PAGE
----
The Bigger, Faster, Stronger company has left a big footprint on high school strength and conditioning programs. I first met Dr. Greg Shepard, BFS founder, in 1974 when I was a freshman at Brigham Young University. I met Bob Rowbotham in 1984, when he came to Monument Valley HIgh School to do a clinic for us. We interacted sporadically over the years after that when I would make purchases or stop by the BFS offices from time to time when I was in Utah.
While I never followed the BFS system set for set or rep for rep, I was influenced by their approach in several ways. I liked the simplicity of 2-3 basic lifts per workout, the short cycles with variations of volume/intensity, and the idea of rep records among other things. I never did like the box squat more although I could see the value if taught and implemented correctly. But more often, what I observed were high school athletes, encouraged by their coaches, overloading way beyond what they were really capable of and bouncing off of the box, putting their spine between a rock and a hard place.
Greg was always a salesman-promoter, while Bob impressed me as more of a coach. Sensible, knowledgeable, and willing to talk and learn. He kept himself in great shape and looked like an athlete. It is the end of an era there at BFS although I am sure his son, John will keep the business growing. Best wishes to Bob on his retirement.
October 24, 2018
After four decades of service to helping athletes and coaches achieve their goals, Bob Rowbotham has stepped down as CEO of Bigger Faster Stronger.
Rowbotham joined BFS in the 70s, starting as a clinician and eventually taking over as president and later CEO. In those early years, strength coaching was not considered a profession and Rowbotham’s clinics were primarily directed to football players and throwers in track and field. As coaches and athletes discovered the value of the weight room, BFS’s audience grew to include athletes from all sports, including women.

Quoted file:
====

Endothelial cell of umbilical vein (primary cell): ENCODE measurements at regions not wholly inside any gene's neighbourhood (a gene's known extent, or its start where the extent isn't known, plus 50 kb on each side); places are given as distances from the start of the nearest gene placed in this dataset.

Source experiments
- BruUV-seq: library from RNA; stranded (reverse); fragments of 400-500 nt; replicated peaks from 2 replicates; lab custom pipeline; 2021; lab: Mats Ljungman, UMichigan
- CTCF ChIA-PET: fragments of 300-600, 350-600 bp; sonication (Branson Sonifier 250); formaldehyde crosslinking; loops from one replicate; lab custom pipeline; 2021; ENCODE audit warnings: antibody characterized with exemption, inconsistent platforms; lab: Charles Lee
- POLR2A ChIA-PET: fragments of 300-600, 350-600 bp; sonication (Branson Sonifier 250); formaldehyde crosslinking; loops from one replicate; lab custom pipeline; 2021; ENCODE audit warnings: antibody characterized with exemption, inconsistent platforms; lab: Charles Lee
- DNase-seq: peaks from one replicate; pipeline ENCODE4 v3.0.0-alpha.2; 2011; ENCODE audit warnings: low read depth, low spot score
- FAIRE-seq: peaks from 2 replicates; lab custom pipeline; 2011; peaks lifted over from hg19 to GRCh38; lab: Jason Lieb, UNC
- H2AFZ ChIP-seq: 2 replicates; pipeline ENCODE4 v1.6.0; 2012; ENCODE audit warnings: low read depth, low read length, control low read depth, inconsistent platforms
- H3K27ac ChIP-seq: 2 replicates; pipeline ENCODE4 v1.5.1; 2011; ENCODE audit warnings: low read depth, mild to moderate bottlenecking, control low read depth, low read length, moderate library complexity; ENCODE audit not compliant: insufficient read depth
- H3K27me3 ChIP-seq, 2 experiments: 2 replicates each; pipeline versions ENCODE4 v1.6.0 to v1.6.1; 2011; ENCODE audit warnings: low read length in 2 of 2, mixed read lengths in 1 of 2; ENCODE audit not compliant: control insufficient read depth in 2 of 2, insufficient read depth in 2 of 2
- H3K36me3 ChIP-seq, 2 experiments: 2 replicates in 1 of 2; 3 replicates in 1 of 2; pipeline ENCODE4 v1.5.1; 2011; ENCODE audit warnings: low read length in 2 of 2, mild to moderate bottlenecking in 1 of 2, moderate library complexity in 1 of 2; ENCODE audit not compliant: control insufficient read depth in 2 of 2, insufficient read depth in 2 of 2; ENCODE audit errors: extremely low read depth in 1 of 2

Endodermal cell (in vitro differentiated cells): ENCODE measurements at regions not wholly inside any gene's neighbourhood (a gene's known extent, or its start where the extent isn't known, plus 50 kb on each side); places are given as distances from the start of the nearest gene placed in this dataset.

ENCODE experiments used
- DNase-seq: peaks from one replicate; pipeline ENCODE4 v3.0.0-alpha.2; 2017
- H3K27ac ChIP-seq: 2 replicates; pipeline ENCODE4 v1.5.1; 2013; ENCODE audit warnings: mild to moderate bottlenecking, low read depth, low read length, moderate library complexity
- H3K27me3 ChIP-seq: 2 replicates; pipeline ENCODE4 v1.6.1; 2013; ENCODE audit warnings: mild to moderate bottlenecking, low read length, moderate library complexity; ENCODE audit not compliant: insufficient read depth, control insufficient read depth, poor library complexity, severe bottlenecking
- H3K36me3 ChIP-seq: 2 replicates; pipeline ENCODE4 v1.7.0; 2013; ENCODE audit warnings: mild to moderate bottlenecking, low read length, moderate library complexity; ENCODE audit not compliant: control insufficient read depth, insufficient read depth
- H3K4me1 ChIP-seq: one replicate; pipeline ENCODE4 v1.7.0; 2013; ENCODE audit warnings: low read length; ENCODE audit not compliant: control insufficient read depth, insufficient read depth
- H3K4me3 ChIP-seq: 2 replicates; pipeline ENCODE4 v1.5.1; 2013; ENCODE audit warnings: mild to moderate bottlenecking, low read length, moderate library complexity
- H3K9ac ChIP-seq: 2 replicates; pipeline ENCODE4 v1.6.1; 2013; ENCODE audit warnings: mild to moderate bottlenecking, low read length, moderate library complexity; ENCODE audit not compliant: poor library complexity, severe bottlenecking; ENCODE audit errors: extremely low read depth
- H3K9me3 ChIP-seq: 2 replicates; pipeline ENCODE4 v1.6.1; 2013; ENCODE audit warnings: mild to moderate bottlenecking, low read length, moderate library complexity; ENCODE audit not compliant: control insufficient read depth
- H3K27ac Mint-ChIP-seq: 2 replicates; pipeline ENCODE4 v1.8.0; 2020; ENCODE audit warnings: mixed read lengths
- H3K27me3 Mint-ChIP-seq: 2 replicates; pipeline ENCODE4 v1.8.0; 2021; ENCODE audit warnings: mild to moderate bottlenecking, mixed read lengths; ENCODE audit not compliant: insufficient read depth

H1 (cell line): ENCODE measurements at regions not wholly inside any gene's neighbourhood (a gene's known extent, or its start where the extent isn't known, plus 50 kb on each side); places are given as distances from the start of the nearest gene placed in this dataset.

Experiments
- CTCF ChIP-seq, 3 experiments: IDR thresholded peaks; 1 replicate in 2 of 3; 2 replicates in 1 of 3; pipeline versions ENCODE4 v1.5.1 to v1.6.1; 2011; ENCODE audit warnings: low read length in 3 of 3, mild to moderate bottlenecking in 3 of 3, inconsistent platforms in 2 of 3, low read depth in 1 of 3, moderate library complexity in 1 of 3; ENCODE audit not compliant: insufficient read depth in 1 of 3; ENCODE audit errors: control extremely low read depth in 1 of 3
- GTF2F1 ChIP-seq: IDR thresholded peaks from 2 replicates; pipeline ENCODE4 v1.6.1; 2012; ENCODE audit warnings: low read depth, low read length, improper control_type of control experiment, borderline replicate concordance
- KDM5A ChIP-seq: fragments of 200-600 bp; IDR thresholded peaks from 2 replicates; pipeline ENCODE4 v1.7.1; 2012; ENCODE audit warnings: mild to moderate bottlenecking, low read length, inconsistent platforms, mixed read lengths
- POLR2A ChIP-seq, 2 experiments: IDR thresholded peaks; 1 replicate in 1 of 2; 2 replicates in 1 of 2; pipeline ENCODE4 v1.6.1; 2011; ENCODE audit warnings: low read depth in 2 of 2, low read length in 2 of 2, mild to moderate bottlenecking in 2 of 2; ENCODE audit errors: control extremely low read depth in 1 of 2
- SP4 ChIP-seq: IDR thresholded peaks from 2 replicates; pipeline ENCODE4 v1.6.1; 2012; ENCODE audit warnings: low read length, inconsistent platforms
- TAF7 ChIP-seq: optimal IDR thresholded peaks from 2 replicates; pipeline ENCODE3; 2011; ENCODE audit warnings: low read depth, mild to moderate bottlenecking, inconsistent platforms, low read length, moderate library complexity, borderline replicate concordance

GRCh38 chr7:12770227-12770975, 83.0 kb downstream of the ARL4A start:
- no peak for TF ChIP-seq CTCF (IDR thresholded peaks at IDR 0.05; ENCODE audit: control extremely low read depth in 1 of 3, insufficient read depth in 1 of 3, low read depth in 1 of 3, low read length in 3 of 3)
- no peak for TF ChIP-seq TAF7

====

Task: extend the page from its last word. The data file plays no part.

As the popularity of BFS grew, Rowbotham focused his efforts on working closely with not just coaches and athletic directors, but also physical education teachers and coaches. He also expanded BFS's influence by working with state and national physical education organizations, such as SHAPE America. His goal was to unify both physical education and athletic departments to adhere to the same basic training philosophy to benefit all students. This unified approach to training has proven to be especially valuable in today’s world of ever-tightening school budgets.
Rowbotham’s retirement will be especially restful as his son John will taking over command of this great organization. Having been taught BFS from his father from Day 1 of his athletic career, John made the progression from athlete to BFS clinician to BFS President and now CEO. BFS is in good hands.